Another parameter which enables the stability of the mixed-ligand complexes to be determined is the disproportionation constant log10 X (Table 2) [11]. Like Δlog10 β, log10 X is based on the stability constants of the binary complexes with two ligand molecules (Eq. (9) for deprotonated amino acids and Eq. (10) for protonated lysine):
$${ \log }_{ 10} X = \, ( 2 {\text{log}}_{ 10} \beta_{ 1 1 10} - { \log }_{ 10} \beta_{ 1 200} - { \log }_{ 10} \beta_{ 10 20} )$$
(9)
$${ \log }_{ 10} X = \, ( 2 {\text{log}}_{ 10} \beta_{ 1 1 1 1} - { \log }_{ 10} \beta_{ 1 20 2} - { \log }_{ 10} \beta_{ 10 20} )$$
(10)

Higher values of log10 X indicate more stable heteroligand complexes than their binary counterparts. Comparison of the calculated data log10 X with Δlog10 β values leads to the same conclusion.

Conclusions

The experimental results make it possible to conclude that mixed-ligand complexes of MLL′ type are present in the equilibrium mixture created by [Co(imid)2]n and Amac already at pH >4–6. On the other hand, the heteroligand ML2L′ species, known as the “active complex”, as it is able to take up dioxygen in a reversible manner, predominate within the higher pH range and attain their maximum share at pH ~9. Our present findings allow the oxygenation constants to be evaluated in full accordance with the species distribution in solution. Such calculations are required also in our laboratory as part of investigations of artificial blood-substituting systems. By knowing the formation constants of the heteroligand ML2L′ species, it is possible to compare their stability in solution. For the group of amino acids used in the present work, the highest value of stability constant was found for L-α-histidine with a heterocyclic side ring, which leads to relative high concentration of the “active” ML2L′ species in the equilibrium mixture. From among the other Amac ligands with aliphatic side groups, the highest stability constant of ML2L′ was evidenced for L-α-aspartic acid.

Various methods allow a comparison of the stability of heteroligand complexes with that of the corresponding binary systems. The stabilization constant Δlog10 β calculated on the basis of the difference between the experimental stability constant for the mixed-ligand complex MLL′ (log10 β 1110) and the constant based on statistical data (log10 β stat) indicate that the heteroligand species are more stable than the binary ones. The parameter Δlog10 K, used to compare the stabilization of the heteroligand complexes with their binary system by showing the difference between the stability constants for the deprotonated mixed-ligand, CoII(Himid)(AmacH−1), and two binary complexes, CoII(Himid) and CoII(AmacH−1), demonstrates the lower stability of the mixed-ligand complexes containing aliphatic amino acids (negative value of Δlog10 K) in comparison with the heteroligand complex of the histidine. Also, both the disproportionation constant log10 X and the Δlog10 β value indicate that the heteroligand complexes are more stable than their binary counterparts.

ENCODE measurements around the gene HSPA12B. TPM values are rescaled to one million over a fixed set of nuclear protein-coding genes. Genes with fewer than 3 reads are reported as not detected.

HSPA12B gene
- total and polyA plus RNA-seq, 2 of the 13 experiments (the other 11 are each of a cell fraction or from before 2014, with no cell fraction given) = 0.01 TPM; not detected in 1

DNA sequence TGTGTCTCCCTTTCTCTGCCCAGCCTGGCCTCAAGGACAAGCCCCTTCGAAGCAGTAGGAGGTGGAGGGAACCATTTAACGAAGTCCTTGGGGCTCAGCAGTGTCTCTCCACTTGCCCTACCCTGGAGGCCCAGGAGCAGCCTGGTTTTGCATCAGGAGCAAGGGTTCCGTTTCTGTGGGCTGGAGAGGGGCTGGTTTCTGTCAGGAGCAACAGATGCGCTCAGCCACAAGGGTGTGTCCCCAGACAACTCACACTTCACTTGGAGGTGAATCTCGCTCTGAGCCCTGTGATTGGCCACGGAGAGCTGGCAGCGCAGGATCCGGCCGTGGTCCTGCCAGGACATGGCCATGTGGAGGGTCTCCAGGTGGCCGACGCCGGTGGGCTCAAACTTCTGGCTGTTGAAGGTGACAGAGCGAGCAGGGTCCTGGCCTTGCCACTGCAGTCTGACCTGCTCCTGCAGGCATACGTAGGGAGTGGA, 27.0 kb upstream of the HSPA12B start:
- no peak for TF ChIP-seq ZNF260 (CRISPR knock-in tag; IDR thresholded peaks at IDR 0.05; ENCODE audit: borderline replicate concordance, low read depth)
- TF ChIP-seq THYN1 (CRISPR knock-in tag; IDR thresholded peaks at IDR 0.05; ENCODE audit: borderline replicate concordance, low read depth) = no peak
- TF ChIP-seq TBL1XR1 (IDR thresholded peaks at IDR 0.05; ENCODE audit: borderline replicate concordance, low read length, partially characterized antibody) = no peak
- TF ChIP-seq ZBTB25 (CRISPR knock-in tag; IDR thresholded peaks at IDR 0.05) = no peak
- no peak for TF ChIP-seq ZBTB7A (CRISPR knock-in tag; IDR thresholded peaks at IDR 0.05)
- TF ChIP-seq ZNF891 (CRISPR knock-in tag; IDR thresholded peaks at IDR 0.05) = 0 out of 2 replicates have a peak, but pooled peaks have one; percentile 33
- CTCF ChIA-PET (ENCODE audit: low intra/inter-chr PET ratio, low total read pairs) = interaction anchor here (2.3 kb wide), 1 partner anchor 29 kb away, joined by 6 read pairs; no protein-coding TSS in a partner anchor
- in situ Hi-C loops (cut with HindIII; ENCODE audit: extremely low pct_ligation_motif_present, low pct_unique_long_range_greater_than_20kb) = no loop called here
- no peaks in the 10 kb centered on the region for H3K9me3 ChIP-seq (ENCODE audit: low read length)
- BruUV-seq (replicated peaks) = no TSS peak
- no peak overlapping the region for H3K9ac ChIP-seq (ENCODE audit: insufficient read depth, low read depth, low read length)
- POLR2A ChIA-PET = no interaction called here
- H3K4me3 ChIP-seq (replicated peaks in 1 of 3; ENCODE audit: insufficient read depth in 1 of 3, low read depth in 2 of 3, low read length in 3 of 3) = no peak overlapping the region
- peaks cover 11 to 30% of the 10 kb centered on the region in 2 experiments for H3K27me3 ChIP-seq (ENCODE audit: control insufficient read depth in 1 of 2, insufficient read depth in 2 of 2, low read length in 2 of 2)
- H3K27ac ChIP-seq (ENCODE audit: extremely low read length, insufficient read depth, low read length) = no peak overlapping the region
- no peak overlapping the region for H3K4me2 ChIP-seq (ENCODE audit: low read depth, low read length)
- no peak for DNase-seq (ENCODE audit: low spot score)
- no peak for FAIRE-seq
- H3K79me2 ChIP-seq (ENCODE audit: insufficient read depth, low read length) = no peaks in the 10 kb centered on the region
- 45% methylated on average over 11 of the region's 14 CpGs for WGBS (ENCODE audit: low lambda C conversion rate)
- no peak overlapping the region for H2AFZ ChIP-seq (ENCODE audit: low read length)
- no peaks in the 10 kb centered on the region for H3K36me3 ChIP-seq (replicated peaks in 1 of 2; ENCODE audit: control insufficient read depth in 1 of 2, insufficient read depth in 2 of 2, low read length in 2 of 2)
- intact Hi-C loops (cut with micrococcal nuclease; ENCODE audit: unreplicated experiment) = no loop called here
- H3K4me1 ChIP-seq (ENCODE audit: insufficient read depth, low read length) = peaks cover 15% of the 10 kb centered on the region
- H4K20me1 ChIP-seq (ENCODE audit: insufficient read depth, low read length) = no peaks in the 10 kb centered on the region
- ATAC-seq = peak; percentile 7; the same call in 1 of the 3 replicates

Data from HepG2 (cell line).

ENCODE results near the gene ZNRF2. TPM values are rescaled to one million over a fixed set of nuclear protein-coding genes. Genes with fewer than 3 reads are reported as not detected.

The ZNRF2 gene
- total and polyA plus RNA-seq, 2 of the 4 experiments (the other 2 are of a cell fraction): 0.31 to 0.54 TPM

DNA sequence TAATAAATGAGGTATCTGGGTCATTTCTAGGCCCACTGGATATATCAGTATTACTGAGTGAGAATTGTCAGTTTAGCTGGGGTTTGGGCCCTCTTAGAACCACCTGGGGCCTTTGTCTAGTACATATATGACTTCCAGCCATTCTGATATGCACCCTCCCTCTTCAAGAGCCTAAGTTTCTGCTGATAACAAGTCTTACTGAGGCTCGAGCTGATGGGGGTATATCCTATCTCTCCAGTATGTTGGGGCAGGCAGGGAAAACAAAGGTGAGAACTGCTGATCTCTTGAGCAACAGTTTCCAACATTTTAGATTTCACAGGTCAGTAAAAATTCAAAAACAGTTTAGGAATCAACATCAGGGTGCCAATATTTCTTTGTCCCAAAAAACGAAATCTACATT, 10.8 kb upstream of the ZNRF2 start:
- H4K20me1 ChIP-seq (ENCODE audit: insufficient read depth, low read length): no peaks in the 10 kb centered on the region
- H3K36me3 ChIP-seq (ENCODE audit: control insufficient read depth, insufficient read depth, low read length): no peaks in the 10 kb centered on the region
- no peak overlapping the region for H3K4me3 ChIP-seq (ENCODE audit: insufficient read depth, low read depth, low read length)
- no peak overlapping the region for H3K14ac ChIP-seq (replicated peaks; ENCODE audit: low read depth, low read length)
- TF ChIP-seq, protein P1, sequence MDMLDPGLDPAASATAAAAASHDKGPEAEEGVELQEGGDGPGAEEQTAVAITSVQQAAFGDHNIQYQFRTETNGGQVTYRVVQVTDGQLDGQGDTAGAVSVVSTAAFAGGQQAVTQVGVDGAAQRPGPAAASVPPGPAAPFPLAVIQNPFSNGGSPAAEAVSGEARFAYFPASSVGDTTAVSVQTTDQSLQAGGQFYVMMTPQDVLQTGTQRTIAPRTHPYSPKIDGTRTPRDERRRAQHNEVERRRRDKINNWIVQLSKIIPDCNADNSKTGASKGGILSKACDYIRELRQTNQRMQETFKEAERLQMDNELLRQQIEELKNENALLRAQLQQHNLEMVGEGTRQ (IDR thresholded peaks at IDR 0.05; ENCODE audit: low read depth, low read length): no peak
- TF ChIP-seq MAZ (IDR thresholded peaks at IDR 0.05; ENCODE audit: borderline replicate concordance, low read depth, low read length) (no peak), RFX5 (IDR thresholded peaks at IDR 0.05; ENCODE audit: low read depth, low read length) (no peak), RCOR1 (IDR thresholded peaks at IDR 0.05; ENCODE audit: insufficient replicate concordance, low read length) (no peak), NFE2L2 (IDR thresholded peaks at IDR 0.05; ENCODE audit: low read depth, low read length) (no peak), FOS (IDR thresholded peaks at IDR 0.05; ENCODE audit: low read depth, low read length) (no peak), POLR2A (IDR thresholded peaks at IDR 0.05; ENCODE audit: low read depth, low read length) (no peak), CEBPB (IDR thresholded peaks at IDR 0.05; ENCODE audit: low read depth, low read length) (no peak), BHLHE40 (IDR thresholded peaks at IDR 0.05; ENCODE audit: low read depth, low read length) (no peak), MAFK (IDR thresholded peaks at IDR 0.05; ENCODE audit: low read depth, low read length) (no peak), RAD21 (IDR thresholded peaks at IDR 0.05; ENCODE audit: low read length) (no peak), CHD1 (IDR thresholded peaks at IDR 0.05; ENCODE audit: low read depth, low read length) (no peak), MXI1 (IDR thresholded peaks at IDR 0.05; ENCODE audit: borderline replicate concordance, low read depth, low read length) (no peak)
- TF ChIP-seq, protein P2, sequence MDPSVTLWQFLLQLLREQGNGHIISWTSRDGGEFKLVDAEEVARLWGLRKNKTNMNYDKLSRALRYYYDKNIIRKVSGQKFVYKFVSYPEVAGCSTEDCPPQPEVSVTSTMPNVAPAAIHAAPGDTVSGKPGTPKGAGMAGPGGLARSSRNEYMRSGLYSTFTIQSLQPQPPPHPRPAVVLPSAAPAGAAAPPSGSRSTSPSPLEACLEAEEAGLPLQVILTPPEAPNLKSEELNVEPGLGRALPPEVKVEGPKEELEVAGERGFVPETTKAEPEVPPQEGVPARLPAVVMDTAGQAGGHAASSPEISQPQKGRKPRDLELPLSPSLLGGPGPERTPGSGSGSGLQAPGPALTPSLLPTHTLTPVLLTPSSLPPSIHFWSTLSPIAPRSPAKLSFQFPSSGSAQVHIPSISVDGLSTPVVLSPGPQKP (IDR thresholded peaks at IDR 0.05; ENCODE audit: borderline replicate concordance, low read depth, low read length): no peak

Furthermore, it is evident from our studies that excess of amino acid in solution prior to reaction results in an increasing percentage of the CoII(Himid)(Amac)2 heteroligand species as compared with CoII(Himid)(Amac). The use of amino acid in excess leads also to a rise in the share of the binary cobalt(II)–amino acid compounds together with a decreasing share of binary cobalt(II)–imidazole complexes. For all the amino acids involved, greater excesses of amino acid are associated with lower pH values for which the heteroligand complex reaches maximum share.

Experimental

Reagents

The procedure for preparation of the polymeric, pseudo-tetrahedral, semi-conductive Co(II) complex with imidazole–[Co(imid)2]n, as well as analytical and IR spectroscopic identification, have already been reported in [3, 4, 8]. The purity of amino acids used in this investigation: L-α-asparagine (Sigma Aldrich), L-α-aspartic acid (Fluka), L-α-lysine (Sigma Aldrich) and L-α-histidine (Fluka) was determined potentiometrically. Imidazole p.a. was purchased from Merck. Alkali (0.5 mol L−1 NaOH, carbonate-free) was purchased from Malinckrodt Baker B. V. Cobalt(II) nitrate hexahydrate, potassium nitrate, nitric acid (POCh Gliwice) were also p.a. reagents. Argon (99.999 %) from Linde Gas (Poland) was used.

General potentiometric procedures

The protonation constants of ligands and formation constants of binary complexes was determined by means of a MOLSPIN automatic titration kit (Molspin Ltd, Newcastle-upon-Tyne). A Hamilton Bonaduz AG microsyringe for 250 μL was used with the auto burette. The titrant (0.5 mol L−1 NaOH) was taken from an external flask protected from CO2. The measurements were carried out with a combined OSH 10–10 electrode (Metron, Gliwice) in a thermostated vessel at initial volume 4.00 mL, constant temperature 25.0 ± 0.1 °C and ionic strength I = 0.5 mol L−1 (KNO3). Prior to the proper titrations, a two-buffer standardization of the electrode according to [25] was performed, and the measurement cell was then calibrated in the EMF = −log10 [H+] scale by strong acid–strong base titration at the same constant temperature and constant ionic strength I = 0.5 mol L−1 (KNO3) according to [26]. The values of standard electromotive force, E 0 (which also takes into account the liquid junction potential) and slope, s from equation \(E = E_{0} - s\, \cdot 59.16 \cdot \;( - \log_{10} \,[{\text{H}}^{ + } ])\) were then subsequently inserted in the input files used to evaluate the overall, concentration formation constants.